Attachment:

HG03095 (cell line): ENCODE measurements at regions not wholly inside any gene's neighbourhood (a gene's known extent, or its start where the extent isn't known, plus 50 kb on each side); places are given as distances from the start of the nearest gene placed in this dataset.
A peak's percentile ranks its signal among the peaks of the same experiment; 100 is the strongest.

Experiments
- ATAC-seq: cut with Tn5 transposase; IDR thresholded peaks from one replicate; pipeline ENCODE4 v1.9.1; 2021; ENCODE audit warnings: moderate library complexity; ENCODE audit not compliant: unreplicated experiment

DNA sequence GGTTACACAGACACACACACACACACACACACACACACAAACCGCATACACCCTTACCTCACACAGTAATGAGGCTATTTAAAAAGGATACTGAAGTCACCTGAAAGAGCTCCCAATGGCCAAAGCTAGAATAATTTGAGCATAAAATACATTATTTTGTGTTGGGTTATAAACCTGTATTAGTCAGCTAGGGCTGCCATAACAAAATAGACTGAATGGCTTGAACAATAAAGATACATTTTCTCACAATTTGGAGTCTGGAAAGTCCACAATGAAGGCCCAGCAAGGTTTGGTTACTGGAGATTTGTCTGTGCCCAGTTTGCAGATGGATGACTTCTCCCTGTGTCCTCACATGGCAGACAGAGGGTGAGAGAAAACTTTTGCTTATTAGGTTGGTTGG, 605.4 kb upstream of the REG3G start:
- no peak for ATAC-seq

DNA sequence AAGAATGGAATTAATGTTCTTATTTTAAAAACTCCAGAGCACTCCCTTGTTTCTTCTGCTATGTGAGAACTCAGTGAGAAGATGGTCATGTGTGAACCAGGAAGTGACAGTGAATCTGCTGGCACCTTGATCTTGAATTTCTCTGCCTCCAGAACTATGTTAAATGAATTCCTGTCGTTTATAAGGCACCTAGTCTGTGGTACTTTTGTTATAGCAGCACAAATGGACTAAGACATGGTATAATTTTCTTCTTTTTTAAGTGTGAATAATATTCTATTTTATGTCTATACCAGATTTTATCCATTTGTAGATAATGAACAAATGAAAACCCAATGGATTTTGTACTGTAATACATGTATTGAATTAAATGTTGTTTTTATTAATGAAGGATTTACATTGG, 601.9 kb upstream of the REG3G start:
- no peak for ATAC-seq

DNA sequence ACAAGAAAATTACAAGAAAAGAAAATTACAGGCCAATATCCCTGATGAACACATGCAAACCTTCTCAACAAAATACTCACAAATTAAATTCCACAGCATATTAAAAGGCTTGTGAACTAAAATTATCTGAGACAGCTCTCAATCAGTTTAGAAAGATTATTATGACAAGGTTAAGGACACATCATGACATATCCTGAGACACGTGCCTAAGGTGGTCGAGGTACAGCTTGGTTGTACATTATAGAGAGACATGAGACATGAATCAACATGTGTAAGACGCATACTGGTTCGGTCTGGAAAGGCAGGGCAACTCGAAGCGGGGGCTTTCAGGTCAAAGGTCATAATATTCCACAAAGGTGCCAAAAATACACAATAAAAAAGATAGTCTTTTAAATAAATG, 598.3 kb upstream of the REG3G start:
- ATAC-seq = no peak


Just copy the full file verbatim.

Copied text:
HG03095 (cell line): ENCODE measurements at regions not wholly inside any gene's neighbourhood (a gene's known extent, or its start where the extent isn't known, plus 50 kb on each side); places are given as distances from the start of the nearest gene placed in this dataset.
A peak's percentile ranks its signal among the peaks of the same experiment; 100 is the strongest.

Experiments
- ATAC-seq: cut with Tn5 transposase; IDR thresholded peaks from one replicate; pipeline ENCODE4 v1.9.1; 2021; ENCODE audit warnings: moderate library complexity; ENCODE audit not compliant: unreplicated experiment

DNA sequence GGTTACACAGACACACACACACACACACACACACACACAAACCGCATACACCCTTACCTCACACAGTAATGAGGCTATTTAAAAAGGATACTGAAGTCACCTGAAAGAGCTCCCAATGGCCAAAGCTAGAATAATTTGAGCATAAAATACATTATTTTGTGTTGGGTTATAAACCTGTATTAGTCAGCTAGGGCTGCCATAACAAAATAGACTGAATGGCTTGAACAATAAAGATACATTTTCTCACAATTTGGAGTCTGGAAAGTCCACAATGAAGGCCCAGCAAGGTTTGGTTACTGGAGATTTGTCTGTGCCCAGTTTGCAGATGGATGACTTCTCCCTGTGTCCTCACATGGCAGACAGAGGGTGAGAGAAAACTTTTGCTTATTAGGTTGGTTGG, 605.4 kb upstream of the REG3G start:
- no peak for ATAC-seq

DNA sequence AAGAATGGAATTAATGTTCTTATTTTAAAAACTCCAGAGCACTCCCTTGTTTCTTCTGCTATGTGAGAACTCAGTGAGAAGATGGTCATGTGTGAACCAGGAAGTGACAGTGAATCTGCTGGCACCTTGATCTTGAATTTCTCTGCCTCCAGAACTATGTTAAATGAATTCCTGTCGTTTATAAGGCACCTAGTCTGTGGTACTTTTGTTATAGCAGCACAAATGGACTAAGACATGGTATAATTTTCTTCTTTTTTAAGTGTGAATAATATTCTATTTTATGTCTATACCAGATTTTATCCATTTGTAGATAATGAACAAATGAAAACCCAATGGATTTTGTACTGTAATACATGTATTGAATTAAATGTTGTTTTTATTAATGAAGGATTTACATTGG, 601.9 kb upstream of the REG3G start:
- no peak for ATAC-seq

DNA sequence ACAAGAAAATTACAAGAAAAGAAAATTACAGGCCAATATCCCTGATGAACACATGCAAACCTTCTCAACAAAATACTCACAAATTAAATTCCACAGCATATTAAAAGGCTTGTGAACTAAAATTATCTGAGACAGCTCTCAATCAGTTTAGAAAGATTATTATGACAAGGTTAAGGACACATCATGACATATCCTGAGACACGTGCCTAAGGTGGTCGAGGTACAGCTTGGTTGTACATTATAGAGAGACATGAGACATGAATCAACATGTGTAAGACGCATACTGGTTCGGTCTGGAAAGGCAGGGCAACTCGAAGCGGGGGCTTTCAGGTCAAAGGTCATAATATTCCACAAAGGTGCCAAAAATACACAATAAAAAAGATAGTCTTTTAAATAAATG, 598.3 kb upstream of the REG3G start:
- ATAC-seq = no peak